Just before he took the Millennium Falcon into an asteroid field in the “The Empire Strikes Back,” movie character Han Solo was told his slim probability of survival.
“Never tell me the odds,” he quipped.
The Bishop Walsh boys’ basketball team knows all about improbability as the host of the annual Alhambra Catholic Invitational Tournament, scheduled to begin March 19 and conclude March 21, at Frostburg State University. The Cumberland school has not won a game in the three-day tournament since 1996, when it beat Judge Memorial of Utah, 60-57.
The Spartans have lost their last 36 Alhambra games.
The tournament draws some of the best Catholic high school teams in the country to Allegany County, most notably from the talent-laden Baltimore Catholic League and Washington Catholic Athletic Conference.
That means there is no such thing as a favorable draw for Bishop Walsh, which won the Cumberland city championship for the first time since that landmark 1995-96. The Spartans were to open this year’s ACIT against one the nation’s best-known programs, DeMatha Catholic High School of Hyattsville.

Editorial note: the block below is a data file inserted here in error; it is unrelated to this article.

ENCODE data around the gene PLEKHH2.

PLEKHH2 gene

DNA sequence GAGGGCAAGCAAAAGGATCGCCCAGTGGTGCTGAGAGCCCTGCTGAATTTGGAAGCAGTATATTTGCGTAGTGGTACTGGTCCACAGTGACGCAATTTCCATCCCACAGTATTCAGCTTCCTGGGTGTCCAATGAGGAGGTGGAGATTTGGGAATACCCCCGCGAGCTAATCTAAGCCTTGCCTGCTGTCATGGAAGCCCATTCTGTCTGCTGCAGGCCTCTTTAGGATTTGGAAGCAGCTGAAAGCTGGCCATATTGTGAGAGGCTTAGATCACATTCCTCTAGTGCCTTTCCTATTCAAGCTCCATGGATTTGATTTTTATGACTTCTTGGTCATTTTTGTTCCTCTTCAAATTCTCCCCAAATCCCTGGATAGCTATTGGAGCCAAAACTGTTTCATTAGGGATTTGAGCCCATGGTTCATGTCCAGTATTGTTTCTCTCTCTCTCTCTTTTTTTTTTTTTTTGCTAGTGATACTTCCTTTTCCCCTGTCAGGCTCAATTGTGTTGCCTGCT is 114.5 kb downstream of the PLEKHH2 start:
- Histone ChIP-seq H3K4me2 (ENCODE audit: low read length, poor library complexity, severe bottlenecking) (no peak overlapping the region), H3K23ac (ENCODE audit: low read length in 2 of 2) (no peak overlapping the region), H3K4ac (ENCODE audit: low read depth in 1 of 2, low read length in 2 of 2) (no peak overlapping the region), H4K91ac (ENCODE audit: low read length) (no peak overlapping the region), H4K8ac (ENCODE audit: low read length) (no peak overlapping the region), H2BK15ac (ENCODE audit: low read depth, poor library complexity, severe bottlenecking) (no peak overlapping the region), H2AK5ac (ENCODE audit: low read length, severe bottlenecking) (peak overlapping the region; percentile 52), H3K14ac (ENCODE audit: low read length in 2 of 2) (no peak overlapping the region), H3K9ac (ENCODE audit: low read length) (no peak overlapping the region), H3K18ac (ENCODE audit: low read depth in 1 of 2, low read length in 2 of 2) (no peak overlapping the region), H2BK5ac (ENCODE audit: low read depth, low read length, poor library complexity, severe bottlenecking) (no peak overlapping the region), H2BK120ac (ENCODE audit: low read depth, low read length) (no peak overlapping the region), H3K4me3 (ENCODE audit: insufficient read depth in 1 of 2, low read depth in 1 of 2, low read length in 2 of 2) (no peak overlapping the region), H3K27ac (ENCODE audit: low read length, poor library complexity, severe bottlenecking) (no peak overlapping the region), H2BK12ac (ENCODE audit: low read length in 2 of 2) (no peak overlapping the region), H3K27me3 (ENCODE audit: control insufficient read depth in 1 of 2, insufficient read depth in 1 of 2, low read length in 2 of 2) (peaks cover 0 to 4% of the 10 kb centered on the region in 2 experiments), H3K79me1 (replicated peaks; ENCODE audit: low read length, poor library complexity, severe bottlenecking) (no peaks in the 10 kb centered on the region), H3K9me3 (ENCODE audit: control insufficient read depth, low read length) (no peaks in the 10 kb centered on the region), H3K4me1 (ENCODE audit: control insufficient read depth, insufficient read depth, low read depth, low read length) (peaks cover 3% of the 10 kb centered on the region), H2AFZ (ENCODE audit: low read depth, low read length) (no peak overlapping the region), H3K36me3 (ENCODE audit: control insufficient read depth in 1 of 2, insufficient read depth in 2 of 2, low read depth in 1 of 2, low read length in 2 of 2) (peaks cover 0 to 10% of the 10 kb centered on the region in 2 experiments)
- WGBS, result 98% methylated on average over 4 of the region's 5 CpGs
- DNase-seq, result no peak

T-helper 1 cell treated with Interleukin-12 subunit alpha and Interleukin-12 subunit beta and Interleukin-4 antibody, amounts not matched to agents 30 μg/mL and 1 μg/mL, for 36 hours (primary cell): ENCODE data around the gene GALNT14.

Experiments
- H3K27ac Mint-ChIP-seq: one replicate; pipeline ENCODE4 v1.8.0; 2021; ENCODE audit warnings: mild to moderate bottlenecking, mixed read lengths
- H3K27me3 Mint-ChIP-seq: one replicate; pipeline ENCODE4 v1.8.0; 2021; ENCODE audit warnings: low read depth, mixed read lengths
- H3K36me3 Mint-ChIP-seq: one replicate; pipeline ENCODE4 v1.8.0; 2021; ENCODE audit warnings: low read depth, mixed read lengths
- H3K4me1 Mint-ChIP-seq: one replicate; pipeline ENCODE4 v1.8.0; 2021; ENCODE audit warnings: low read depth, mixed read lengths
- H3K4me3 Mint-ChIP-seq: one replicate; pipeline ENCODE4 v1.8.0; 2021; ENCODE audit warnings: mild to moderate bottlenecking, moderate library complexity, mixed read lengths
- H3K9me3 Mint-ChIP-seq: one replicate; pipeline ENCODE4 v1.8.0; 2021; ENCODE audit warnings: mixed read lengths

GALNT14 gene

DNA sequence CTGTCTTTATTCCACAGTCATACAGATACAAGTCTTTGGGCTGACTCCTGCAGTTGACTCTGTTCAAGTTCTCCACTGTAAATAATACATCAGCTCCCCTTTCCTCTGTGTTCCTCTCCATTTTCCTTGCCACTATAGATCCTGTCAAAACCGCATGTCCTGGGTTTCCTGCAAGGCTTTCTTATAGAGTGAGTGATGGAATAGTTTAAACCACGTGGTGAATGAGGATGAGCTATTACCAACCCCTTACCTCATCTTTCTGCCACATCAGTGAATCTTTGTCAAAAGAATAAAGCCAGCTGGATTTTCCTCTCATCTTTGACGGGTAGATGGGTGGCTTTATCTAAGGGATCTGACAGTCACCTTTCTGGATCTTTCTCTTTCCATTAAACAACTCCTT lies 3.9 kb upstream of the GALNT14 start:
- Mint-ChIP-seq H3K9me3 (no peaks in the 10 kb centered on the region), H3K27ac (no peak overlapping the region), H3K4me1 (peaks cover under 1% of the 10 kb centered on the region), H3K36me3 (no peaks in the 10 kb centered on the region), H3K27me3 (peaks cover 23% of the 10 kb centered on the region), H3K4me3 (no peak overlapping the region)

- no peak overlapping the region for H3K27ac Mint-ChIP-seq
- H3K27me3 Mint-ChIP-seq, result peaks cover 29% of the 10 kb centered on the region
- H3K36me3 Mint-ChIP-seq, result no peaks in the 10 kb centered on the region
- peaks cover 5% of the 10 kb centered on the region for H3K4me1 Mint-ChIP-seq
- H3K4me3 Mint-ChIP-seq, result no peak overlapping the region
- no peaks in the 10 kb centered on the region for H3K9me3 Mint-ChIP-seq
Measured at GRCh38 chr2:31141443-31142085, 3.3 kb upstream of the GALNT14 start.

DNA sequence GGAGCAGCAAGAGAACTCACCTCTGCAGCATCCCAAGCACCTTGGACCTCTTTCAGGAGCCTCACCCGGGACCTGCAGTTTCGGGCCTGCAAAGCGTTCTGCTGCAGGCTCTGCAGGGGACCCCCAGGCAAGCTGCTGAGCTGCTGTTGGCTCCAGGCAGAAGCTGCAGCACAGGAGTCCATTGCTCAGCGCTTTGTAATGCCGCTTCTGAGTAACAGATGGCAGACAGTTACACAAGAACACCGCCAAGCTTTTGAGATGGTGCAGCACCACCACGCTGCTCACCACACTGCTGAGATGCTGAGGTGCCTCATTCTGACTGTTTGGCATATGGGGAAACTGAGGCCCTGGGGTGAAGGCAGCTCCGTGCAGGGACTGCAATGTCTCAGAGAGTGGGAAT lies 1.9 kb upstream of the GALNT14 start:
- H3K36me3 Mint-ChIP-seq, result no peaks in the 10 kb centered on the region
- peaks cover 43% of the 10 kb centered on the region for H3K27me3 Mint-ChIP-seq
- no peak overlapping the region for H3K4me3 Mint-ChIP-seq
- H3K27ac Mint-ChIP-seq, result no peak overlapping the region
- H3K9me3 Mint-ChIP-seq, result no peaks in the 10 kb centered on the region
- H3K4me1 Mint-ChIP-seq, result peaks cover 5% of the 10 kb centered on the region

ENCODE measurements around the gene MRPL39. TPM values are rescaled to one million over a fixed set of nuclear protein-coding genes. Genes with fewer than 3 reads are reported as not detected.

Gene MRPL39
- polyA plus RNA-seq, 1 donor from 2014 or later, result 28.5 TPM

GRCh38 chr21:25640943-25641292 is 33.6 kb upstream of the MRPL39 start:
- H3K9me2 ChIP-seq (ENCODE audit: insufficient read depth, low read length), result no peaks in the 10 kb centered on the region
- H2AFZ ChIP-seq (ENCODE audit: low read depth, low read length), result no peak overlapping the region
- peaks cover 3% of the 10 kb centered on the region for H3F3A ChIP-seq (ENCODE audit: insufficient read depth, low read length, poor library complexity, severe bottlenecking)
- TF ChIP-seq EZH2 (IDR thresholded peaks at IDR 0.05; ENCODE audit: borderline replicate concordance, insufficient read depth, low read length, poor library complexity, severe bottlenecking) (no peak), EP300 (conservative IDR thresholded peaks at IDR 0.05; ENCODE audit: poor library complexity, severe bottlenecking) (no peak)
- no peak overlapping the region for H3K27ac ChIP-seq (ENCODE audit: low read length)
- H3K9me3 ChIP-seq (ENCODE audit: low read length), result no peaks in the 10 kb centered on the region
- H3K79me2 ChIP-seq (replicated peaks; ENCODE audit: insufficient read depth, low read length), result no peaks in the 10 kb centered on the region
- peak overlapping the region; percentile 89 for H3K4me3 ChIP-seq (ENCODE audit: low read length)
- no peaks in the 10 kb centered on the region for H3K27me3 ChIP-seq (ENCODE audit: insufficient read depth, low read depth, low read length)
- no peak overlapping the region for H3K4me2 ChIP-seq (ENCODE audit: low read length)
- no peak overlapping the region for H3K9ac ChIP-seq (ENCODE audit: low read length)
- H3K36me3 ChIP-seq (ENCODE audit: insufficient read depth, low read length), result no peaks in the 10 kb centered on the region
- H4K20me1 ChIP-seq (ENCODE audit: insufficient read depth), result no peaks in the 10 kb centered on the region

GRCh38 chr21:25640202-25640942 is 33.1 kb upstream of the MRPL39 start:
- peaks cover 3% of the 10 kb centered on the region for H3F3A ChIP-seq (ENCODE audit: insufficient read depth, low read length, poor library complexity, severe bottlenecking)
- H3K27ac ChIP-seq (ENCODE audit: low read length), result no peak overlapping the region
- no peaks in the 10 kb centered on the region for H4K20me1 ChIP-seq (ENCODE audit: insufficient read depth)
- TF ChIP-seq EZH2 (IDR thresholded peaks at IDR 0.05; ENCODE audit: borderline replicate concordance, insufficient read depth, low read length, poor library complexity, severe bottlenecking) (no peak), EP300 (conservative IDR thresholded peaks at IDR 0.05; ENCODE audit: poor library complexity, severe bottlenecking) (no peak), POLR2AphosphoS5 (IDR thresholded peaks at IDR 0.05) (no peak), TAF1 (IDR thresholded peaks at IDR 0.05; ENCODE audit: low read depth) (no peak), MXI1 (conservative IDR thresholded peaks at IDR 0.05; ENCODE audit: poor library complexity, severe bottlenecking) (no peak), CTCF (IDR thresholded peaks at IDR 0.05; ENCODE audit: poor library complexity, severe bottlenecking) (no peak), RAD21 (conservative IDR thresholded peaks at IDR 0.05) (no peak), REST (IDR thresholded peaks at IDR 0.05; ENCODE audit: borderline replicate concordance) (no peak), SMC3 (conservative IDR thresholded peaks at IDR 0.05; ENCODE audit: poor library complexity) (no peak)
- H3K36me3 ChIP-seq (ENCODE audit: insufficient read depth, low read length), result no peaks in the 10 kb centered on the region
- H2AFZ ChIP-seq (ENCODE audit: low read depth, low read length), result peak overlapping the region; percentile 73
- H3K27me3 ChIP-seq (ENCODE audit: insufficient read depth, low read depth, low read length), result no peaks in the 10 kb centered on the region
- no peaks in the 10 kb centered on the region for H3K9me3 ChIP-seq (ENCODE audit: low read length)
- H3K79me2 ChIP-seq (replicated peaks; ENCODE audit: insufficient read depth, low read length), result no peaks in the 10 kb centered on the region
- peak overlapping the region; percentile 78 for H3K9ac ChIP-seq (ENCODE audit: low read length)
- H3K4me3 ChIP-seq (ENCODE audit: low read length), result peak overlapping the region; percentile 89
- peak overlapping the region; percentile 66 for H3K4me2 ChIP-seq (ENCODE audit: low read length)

The label “underdog” was created for teams like Bishop Walsh.
“We have to accept it,” first-year coach Jeff Rhodes said. “It’s the role we’re in. I think (the players) are pumped up. This is a big thing for us. We’re looking for kids who can compete.”
Bishop Walsh last met DeMatha in 2005, when the score was 86-37. DeMatha claimed this year’s WCAC and Washington city championships. Baltimore Catholic League champion St. Frances Academy and runner-up Calvert Hall are also in ACIT.
The Spartans struggled during a Christmas tournament with some of West Virginia’s top teams, but bounced back with a 10-game winning streak to get to 17-6 overall.
Point guard Kamran Khataian, a second-team all-Alhambra selection a year ago, returned to average 24.2 points and dish out 84 assists this season. He’s also the defending champion in the ACIT’s three-point shooting contest.
“It’s deadly when it’s hitting,” Rhodes said of Khataian’s three-point ability.
Center Dylan D’Atri, who averages 4.8 rebounds, will miss the tournament after recent season-ending surgery. That will put more pressure on forward Spencer Wine (10.2 points and 4.7 rebounds) and guard Myles Clifford (17.3 points and 5.1 rebounds).
Clifford is capable of dominating a game.
“This kid has more ability than anyone in the (Western Maryland) area,” said Rhodes, who believes a new day is dawning at Bishop Walsh and the Alhambra tournament.
“We are so fortunate to be in this area to play these top-ranked teams every year. Everyone’s all excited. We’re looking to compete and hopefully win some games.”